When making the decision to fit a new kitchen there are many legal regulations that you should be aware of. Before buying 'off the shelf' units or bespoke kitchens, make sure that you have considered these. Some kitchen fitting companies will take care of everything for you - so discuss this with them
Always contact your local council about planning if you believe your new kitchen requires it. They will be able to advise if planning permission is required.
You will usually need planning permission for structural work which affects the outside appearance of your home. So if your new kitchen extends out into your garden.
A small extension may come under “permitted development rights” and may not require planning permission, but all councils adopt different requirements in regards to this – so it is important to check the requirements for your area. Generally planning is required where there is a more than 10-15% increase in house volume or where the extension in close top boundaries.
Your neighbours will be informed of any planning permission being sought and they will have the right to object.
If your new kitchen involves any sort of structural alteration you will need building regulation approval. This is designed to ensure that minimum standards of design and stability are met. This is a separate consideration from planning and may be needed in addition to planning permission.
Building Regulations work in line with the Building Act 1984. Amendments to this act are made regularly so it is important to check your structural changes against the latest amendments.
The Council will appoint a building control officer (BCO) who will inspect the work at regular intervals to ensure it meets correct standards.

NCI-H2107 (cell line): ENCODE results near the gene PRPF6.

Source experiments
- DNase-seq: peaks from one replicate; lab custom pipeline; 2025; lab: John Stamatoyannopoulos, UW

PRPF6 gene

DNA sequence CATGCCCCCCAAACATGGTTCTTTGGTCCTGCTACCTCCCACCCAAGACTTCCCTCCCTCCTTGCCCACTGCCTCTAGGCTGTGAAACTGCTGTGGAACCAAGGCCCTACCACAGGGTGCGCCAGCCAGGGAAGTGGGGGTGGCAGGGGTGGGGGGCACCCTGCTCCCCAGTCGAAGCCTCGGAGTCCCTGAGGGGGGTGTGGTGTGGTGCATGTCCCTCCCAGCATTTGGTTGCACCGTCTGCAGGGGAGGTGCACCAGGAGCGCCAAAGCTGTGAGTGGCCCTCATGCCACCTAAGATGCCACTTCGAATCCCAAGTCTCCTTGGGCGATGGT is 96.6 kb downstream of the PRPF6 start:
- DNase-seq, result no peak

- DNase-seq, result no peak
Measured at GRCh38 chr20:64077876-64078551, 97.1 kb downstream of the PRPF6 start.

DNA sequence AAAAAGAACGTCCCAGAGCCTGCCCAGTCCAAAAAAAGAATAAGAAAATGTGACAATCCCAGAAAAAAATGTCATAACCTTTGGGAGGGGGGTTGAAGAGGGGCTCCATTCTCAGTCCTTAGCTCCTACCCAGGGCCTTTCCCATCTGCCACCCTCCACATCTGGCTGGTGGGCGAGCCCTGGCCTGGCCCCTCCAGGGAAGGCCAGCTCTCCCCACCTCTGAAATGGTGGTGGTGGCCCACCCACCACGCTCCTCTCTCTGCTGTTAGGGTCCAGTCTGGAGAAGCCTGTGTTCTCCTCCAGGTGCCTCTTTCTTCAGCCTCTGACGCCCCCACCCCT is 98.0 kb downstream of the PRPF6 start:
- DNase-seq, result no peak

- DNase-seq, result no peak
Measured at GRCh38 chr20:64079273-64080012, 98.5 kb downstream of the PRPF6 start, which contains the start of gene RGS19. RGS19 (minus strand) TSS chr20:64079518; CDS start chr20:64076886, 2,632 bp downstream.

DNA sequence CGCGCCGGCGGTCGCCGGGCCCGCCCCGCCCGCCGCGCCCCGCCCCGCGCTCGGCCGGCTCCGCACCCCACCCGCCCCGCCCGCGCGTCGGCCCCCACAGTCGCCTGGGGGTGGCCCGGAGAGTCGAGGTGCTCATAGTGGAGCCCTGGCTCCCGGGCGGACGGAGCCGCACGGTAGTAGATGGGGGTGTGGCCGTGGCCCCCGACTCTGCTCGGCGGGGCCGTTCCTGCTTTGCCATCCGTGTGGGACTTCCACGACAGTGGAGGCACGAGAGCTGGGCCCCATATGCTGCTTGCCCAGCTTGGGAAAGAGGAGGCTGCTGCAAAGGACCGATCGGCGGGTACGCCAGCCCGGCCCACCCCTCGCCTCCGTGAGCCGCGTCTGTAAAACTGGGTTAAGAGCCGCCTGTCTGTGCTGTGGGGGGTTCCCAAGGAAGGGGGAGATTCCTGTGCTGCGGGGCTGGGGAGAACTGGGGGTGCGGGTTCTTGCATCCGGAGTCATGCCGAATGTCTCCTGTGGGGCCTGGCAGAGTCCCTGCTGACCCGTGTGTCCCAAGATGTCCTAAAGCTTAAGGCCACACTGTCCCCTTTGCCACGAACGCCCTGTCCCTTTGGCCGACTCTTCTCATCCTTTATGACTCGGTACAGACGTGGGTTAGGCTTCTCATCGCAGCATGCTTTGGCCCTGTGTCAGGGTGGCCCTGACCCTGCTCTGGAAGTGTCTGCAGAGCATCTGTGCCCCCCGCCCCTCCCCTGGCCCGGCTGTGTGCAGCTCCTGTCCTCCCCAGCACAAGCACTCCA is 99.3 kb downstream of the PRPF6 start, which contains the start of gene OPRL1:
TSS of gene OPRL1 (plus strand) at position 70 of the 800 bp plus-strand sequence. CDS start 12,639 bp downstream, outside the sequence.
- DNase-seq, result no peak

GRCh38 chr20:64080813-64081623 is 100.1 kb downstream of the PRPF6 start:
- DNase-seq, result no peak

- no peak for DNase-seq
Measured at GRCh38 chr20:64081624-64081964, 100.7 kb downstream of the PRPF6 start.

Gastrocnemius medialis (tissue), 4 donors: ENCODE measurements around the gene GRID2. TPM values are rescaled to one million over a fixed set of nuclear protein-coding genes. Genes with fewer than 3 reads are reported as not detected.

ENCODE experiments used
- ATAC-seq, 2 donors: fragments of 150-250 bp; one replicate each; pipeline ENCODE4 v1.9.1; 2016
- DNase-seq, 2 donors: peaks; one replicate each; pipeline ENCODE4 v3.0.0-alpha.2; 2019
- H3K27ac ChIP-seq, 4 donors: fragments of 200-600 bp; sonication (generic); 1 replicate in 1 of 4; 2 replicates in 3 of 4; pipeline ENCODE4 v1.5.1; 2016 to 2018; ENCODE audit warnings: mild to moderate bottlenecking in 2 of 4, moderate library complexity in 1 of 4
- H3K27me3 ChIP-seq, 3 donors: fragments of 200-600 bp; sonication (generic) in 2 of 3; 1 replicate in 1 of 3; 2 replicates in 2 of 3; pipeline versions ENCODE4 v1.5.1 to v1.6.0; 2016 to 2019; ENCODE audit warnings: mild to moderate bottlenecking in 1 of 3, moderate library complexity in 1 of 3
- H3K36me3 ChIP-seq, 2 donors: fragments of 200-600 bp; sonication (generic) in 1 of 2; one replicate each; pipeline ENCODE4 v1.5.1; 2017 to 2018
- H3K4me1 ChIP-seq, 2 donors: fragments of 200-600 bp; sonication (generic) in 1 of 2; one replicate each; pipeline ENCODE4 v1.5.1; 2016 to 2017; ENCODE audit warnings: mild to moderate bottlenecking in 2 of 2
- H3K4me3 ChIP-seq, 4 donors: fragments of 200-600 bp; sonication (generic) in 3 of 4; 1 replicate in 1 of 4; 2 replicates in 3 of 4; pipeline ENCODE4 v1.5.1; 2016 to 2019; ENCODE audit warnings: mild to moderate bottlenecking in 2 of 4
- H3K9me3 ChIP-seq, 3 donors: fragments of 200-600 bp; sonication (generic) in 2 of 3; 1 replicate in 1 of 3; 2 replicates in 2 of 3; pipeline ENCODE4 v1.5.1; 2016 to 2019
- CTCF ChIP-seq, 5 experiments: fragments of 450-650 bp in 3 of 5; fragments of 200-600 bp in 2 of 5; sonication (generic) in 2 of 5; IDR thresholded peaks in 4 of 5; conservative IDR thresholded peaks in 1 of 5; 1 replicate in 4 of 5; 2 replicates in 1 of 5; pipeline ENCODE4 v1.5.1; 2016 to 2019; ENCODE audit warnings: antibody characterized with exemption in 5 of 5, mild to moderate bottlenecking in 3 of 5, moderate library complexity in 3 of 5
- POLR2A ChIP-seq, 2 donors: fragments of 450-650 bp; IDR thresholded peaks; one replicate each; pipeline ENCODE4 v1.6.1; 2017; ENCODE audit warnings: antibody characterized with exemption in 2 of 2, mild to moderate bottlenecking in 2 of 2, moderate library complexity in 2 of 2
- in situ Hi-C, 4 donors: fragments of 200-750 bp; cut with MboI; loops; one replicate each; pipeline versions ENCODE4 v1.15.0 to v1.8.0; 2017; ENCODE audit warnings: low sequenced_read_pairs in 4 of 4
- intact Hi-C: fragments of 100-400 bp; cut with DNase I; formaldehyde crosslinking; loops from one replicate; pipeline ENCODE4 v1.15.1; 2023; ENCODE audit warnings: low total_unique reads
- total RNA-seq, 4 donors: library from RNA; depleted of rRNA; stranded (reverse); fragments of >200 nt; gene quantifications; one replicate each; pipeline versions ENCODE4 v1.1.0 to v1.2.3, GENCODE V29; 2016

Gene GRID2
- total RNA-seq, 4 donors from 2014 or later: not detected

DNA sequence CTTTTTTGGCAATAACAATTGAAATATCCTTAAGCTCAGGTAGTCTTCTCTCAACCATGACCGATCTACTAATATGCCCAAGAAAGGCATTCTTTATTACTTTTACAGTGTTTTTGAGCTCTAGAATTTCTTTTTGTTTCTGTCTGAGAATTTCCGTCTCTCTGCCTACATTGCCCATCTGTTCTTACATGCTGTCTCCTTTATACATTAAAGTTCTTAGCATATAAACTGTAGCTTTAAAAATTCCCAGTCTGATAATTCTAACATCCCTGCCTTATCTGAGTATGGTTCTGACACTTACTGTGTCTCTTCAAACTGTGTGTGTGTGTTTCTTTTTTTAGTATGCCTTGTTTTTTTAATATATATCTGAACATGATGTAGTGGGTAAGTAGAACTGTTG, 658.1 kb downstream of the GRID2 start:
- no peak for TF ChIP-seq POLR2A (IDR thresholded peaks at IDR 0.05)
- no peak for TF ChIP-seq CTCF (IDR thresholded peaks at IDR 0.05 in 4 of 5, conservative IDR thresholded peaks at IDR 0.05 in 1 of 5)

Contact your Building Control office at your local council for advice on how to proceed.
Part P Regulations
New regulations now require that all electrical work carried out in a kitchen must be completed by a qualified person who will supply you with a certificate showing the work has been tested. A kitchen is regarded as a “special” area due to the proximity of water to the electrical sockets.
This will apply to the addition of new sockets, lighting fixtures, extractor fans, cookers and any other electrical item you may choose to install.
Ensure you have an electrician lined up well in advance to complete these parts of your project.
All gas appliances must be installed by a Gas Safe registered plumber, who will then check the system and issue a certificate. Your insurance and appliance guarantees will be invalidated if you choose to install gas appliances yourself.
As at 1 April 2009 all gas installers must be registered with the Gas Safe Register and will carry a card showing the membership. This replaces the Corgi Membership and is now the only valid and accepted form of registration.
It is your responsibility to ensure your plumber has this card.